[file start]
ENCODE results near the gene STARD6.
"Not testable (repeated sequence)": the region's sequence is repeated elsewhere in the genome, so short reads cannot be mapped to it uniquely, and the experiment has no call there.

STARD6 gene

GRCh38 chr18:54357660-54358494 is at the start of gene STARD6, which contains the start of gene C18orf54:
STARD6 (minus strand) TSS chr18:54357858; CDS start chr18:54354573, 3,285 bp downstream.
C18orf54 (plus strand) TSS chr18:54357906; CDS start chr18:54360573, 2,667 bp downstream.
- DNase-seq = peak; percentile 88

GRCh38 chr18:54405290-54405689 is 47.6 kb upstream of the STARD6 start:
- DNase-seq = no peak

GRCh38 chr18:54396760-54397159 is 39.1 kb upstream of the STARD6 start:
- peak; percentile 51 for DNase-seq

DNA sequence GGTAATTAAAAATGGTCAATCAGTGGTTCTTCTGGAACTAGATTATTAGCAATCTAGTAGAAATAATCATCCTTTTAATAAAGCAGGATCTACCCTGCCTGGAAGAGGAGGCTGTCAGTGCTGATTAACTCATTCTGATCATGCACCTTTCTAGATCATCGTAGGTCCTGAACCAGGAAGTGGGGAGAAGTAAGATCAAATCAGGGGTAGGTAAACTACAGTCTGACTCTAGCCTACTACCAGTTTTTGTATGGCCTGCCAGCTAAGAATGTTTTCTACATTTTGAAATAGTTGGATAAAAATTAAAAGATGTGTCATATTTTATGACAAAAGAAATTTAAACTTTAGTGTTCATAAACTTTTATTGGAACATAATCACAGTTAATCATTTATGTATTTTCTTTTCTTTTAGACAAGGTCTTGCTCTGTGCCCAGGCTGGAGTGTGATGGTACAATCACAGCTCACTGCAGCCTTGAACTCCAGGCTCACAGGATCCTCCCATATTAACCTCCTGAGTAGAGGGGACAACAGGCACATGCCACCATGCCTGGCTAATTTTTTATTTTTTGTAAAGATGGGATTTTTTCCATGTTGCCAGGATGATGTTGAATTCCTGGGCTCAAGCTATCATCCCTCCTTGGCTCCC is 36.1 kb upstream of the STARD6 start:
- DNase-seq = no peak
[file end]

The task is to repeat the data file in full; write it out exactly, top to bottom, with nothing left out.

ENCODE results near the gene STARD6.
"Not testable (repeated sequence)": the region's sequence is repeated elsewhere in the genome, so short reads cannot be mapped to it uniquely, and the experiment has no call there.

STARD6 gene

GRCh38 chr18:54357660-54358494 is at the start of gene STARD6, which contains the start of gene C18orf54:
STARD6 (minus strand) TSS chr18:54357858; CDS start chr18:54354573, 3,285 bp downstream.
C18orf54 (plus strand) TSS chr18:54357906; CDS start chr18:54360573, 2,667 bp downstream.
- DNase-seq = peak; percentile 88

GRCh38 chr18:54405290-54405689 is 47.6 kb upstream of the STARD6 start:
- DNase-seq = no peak

GRCh38 chr18:54396760-54397159 is 39.1 kb upstream of the STARD6 start:
- peak; percentile 51 for DNase-seq

DNA sequence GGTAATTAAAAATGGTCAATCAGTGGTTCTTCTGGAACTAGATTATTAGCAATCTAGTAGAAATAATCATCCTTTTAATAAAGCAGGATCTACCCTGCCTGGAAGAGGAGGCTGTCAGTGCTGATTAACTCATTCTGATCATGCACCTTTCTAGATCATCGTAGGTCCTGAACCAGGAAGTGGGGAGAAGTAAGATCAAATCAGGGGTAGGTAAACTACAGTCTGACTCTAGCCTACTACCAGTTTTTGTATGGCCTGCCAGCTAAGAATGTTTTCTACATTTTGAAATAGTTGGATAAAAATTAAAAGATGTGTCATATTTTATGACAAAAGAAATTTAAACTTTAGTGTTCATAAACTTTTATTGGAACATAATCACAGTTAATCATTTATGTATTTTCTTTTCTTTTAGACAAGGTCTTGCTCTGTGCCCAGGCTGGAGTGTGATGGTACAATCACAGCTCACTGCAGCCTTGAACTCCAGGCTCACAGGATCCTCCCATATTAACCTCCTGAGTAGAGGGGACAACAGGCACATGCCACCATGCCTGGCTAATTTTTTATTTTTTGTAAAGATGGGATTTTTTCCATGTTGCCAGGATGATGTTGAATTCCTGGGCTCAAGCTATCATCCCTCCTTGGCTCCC is 36.1 kb upstream of the STARD6 start:
- DNase-seq = no peak